Jeremy Clarkson scoffed at the UK Government data leak debacle, and published his bank details in The Sun:
"All you'll be able to do with them is put money into my account. Not take it out. Honestly, I've never known such a palaver about nothing," he told readers.
But he was proved wrong, as the 47-year-old wrote in his Sunday Times column.
"I opened my bank statement this morning to find out that someone has set up a direct debit which automatically takes £500 from my account," he said.
"The bank cannot find out who did this because of the Data Protection Act and they cannot stop it from happening again.
"I was wrong and I have been punished for my mistake."
Police were called in to search for the two discs, which contained the entire database of child benefit claimants and apparently got lost in the post in October 2007.
They were posted from HM Revenue and Customs offices in Tyne and Wear, but never turned up at their destination - the National Audit Office.
The loss, which led to an apology from Prime Minister Gordon Brown, created fears of identity fraud.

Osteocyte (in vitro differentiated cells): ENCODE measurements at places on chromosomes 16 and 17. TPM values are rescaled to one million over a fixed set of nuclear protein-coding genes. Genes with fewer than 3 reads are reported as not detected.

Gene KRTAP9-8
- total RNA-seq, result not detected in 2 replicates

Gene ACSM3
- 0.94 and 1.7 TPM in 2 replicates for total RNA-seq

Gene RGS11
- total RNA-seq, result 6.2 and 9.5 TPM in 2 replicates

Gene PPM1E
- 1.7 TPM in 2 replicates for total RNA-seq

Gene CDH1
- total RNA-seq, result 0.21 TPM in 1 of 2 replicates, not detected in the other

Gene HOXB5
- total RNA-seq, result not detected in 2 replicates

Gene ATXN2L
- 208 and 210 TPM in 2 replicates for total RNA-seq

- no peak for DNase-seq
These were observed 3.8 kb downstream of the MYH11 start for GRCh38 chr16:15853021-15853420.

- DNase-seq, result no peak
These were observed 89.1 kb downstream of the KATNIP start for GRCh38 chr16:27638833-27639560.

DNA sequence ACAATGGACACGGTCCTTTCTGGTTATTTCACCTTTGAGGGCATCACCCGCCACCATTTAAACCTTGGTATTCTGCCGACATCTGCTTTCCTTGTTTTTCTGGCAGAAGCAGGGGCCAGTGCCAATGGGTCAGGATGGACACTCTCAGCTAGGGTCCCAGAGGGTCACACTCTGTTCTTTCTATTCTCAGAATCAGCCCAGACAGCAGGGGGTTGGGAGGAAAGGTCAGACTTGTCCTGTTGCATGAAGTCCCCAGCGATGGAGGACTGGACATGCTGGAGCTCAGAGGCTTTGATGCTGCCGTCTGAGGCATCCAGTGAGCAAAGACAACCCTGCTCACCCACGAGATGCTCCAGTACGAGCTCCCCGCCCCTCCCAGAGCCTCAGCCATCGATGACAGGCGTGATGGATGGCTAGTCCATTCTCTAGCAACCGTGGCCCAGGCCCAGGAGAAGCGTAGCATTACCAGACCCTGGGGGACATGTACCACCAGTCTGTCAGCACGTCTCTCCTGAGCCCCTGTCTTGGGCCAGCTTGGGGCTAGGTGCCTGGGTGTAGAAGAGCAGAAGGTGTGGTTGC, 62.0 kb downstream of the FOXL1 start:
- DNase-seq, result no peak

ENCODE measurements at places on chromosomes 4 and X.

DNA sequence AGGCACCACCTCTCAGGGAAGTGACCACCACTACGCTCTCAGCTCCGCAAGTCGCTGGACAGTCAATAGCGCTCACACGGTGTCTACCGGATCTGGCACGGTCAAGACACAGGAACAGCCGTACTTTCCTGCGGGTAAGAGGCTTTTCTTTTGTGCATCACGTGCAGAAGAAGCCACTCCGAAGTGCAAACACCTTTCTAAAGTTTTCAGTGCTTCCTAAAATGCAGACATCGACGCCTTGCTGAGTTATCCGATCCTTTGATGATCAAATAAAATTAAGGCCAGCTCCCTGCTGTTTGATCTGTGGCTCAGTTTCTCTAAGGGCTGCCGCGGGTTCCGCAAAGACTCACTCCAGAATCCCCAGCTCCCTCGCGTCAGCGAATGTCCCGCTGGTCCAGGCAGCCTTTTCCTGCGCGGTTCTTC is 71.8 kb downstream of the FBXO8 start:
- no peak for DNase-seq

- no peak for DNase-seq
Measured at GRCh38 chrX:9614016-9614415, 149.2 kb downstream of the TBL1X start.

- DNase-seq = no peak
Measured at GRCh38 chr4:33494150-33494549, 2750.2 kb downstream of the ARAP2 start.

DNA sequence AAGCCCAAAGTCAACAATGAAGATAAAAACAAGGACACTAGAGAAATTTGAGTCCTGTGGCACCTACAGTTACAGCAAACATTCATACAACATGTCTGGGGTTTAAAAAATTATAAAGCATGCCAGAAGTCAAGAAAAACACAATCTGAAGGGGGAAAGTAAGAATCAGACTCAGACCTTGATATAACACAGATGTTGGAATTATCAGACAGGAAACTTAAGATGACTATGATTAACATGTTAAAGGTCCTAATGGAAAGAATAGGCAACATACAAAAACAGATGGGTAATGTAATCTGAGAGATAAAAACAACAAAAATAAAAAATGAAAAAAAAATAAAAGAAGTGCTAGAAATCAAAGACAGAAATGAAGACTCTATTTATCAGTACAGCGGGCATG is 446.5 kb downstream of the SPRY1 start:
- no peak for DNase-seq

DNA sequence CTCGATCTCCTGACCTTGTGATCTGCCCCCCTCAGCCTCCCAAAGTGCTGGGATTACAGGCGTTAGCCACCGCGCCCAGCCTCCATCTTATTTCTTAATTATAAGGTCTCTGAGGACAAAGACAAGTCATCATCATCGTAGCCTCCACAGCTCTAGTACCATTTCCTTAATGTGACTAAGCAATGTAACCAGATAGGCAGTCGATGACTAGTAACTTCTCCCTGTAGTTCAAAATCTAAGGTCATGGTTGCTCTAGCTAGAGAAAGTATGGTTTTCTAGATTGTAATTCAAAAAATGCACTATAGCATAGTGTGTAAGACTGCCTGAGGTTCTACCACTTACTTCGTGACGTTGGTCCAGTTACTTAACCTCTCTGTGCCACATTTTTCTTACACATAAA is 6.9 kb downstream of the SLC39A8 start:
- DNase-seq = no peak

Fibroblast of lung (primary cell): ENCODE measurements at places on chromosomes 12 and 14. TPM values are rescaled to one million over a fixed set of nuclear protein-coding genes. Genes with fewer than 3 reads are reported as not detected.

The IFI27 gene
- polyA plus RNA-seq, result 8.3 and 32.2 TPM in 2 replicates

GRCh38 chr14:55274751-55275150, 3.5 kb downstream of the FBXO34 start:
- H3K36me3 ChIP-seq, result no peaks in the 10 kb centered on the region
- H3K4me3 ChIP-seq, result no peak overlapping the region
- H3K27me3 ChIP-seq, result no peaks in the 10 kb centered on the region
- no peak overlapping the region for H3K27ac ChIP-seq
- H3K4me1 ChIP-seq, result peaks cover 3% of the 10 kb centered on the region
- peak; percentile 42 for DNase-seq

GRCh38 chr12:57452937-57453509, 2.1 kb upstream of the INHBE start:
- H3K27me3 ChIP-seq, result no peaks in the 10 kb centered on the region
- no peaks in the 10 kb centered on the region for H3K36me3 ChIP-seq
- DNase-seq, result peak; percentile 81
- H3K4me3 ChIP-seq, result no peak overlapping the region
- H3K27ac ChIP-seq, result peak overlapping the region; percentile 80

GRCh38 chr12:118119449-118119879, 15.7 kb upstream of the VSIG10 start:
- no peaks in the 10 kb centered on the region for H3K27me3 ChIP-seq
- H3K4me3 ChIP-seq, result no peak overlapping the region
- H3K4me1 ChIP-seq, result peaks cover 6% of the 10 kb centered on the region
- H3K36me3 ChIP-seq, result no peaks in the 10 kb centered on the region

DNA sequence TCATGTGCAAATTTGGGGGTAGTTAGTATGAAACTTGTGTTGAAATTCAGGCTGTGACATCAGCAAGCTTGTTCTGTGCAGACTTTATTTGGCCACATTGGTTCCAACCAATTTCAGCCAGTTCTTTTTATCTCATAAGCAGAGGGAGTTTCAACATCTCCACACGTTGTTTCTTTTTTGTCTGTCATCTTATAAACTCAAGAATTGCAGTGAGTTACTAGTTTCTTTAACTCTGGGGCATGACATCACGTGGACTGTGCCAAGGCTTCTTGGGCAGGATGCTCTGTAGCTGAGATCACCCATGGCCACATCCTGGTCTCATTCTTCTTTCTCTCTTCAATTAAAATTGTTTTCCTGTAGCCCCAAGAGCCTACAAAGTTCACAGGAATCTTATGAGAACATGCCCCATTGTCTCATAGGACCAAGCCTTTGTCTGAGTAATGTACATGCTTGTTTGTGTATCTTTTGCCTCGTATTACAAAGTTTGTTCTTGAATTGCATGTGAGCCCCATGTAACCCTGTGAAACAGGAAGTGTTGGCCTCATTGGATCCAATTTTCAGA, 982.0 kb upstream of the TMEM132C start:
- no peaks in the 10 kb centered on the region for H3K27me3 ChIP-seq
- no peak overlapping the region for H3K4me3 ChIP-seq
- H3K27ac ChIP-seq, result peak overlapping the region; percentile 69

Clarkson now says of the case: "Contrary to what I said at the time, we must go after the idiots who lost the discs and stick cocktail sticks in their eyes until they beg for mercy."
I'm amazed that the normally combative Clarkson has accepted this feeble excuse from his bank, when they have just handed out a huge sum of his money to someone else against his wishes, revealing that they are failing in their primary purpose of keeping money safely.
That their security process can fail spectacularly in this way, enabling fraudsters to siphon off money, is sadly all too common.
What is notable is that the banks have spent enormous sums of money promoting the concept of 'identity theft' through clever TV adverts, diverting their customers' attention from their security cock-ups, despite the fact that they are liable for the fraudulently dispersed funds. I don't understand why the banks continue to use "mothers maiden name" as default password, and enable debits this way, then hide behind data protection legislation when their error is pointed out. Clarkson should be railing at the idiots at his bank, too.